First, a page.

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Listen Up: Naked Short Selling, Meet Moral Hazard

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Today's podcast is in. We're on about "naked short selling," thanks to Alex Blumberg, and "moral hazard," thanks to Adam Davidson. How did I end up hanging out with these guys?

Download here; subscribe here. More questions answered, next time.

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Just curious - but how does the notion of moral hazard square with the "golden parachute" given to most (if not all) executives. If executives of failing companies can still walk away with millions in bonuses, how is this any less morally hazardous then bailing out stockholders through government action?

Sent by Haldon Ellwood Lindstrom | 7:35 PM | 9-17-2008

This American Life flagged me to the podcast (and I'm pretty sure the "Giant Pool of Money" episode might be the most well produced hour of radio I've ever listened too). The new podcast is amazing. Thank you guys for doing such a fantastic job- please keep it up, it's truly incredible.

Sent by Jason O'Malley | 2:41 AM | 9-18-2008

My hunch is that moral hazard does not, strictly, apply to golden parachutes (does anyone know for sure?).

But it is pretty clear that if chief executives know they are going to make a lot of money even if they destroy a company, well, that doesn't sound like a good idea.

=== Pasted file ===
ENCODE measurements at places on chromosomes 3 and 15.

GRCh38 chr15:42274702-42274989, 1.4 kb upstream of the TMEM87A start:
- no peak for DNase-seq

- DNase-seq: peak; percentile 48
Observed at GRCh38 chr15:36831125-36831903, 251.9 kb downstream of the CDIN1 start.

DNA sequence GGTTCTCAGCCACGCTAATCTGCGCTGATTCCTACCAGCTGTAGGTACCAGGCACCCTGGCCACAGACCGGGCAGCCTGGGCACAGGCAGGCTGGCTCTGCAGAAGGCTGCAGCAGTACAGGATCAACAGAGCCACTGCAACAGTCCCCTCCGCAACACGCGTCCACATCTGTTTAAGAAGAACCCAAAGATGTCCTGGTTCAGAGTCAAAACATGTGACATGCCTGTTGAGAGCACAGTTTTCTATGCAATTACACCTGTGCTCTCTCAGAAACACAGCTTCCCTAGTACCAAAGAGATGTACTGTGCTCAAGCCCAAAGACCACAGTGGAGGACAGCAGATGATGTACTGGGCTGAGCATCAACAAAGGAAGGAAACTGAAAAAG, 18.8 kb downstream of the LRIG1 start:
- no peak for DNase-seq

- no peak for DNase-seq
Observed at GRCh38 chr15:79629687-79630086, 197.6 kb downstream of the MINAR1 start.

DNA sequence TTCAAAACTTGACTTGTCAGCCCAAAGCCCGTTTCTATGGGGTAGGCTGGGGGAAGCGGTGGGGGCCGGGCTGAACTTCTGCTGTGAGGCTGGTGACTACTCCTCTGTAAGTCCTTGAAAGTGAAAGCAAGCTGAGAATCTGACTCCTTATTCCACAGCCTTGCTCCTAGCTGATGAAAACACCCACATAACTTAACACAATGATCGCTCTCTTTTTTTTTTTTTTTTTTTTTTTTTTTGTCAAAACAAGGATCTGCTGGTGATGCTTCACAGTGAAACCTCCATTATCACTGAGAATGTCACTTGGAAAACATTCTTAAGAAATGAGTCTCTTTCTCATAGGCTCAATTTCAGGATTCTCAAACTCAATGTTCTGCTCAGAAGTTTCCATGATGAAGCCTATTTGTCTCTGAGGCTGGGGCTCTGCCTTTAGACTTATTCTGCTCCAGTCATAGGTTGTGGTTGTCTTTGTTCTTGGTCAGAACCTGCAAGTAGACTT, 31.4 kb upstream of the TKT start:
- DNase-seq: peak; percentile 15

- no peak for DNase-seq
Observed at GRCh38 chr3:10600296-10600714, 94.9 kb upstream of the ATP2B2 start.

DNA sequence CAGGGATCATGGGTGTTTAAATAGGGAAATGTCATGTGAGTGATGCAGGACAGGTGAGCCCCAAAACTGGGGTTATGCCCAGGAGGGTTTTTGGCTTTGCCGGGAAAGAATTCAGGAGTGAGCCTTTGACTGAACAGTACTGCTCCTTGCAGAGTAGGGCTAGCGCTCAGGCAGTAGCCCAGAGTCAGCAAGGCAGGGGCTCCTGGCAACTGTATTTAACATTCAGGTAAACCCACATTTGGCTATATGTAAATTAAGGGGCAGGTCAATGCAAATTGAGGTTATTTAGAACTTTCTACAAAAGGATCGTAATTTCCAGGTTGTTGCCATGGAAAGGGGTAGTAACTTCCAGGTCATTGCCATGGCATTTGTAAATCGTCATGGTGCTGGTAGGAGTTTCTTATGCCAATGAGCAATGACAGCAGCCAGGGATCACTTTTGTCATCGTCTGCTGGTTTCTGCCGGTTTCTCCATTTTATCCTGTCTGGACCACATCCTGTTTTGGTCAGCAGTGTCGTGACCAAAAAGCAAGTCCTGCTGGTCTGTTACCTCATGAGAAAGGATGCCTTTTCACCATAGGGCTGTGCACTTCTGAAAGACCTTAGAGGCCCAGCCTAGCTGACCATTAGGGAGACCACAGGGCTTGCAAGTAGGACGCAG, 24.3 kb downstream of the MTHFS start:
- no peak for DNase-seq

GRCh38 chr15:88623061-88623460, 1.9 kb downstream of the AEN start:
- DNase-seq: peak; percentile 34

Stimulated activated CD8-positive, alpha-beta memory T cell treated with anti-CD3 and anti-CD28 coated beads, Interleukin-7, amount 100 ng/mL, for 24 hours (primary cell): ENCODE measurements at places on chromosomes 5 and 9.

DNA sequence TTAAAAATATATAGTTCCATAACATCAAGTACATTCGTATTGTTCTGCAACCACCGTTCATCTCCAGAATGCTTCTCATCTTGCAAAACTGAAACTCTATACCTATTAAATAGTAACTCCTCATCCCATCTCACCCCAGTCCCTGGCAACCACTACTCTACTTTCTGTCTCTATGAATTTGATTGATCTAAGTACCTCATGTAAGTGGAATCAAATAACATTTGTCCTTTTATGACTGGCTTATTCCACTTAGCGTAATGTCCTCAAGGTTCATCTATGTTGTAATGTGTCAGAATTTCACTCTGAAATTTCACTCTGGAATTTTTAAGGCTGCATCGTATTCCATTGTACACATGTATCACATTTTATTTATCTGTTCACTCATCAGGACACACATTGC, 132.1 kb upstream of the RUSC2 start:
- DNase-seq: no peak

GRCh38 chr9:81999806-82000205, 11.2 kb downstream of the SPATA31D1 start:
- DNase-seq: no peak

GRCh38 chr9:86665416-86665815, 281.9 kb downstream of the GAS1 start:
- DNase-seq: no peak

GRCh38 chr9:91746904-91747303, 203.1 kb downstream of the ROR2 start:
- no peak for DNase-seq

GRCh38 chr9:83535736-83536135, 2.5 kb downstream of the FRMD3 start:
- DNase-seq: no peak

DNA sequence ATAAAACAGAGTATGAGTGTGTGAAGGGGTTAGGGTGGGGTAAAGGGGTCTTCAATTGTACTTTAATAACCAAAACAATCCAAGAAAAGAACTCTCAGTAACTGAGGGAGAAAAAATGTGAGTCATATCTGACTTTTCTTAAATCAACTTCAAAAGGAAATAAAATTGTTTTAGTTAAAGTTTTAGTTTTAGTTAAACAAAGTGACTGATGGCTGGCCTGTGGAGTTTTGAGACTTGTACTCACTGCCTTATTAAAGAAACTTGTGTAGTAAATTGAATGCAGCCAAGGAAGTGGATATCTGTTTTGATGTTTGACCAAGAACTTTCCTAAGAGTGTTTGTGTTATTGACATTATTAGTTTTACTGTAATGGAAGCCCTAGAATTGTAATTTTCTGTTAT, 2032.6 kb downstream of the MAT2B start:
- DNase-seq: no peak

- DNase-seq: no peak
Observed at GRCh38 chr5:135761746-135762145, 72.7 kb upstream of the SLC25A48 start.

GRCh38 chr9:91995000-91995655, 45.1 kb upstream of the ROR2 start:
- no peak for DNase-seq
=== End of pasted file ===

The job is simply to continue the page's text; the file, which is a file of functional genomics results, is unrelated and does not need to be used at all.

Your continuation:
It would be ideal, I'd think, if companies and shareholders came to this conclusion on their own and just refused to write such contracts. If the government imposes this from above, it gives those CEOs an incentive to figure out tricks (there are always lots of tricks) to get paid anyway. But if the company itself imposes the rules, that is less likely to happen.

But, yeah, it sounds morally hazardous.

Sent by Adam Davidson | 6:22 AM | 9-18-2008

The fact is that board members will continue to hand out golden parachutes to their friends - the execs - unless the shareholders kick them out.

And the shareholders are asleep at the wheel.

Sent by dave c. | 12:01 AM | 9-20-2008

A question on short selling (naked or clothed) that a friend and I have been trying to figure out: at the other end of every short sell transaction is a willing long buyer. If you prohibit one half of the transaction you obviously prohibit the other half as well. Thus someone (the buyer) thinks the price will go up, and they might be right. Isn't that how it's supposed to work?

Sent by Adam Kessel | 10:24 AM | 9-20-2008

Just a random thought, but seems as if McCain listens to TAL and decided that firing Cox was the solution we need NOW...who knew?

Sent by rena | 12:38 PM | 9-21-2008

All short selling involves a buyer, but that buyer could be a "market maker" (in NYSE lingo, a "specialist') who is in the business of assuring that there is always liquidity for that stock. A market maker may buy as a matter of contractual obligation with the exchange rather than as an expression of optimism in the stock, and their optimism may well only be that they will be able to turn the shares around in the market fast and make money from their bid/ask spread.

Sent by Bill Cole | 2:43 PM | 9-21-2008

The question I have is: would the long buyer knowingly give their money to a seller for stock that the seller does not own? That is what short selling is. It is lieing to the buyer. It is selling something that you do not own. This is probably why the hedge funds do not like the idea that the SEC wants it to be disclosed when a short position of over a $million is taken on a stock. The way I see it is this ends up with the stock holders thinking they own more stock than exists. Gee sounds like Mel Brooks' "The Producers" to me.

Sent by joseph Marchegiano | 2:39 PM | 9-23-2008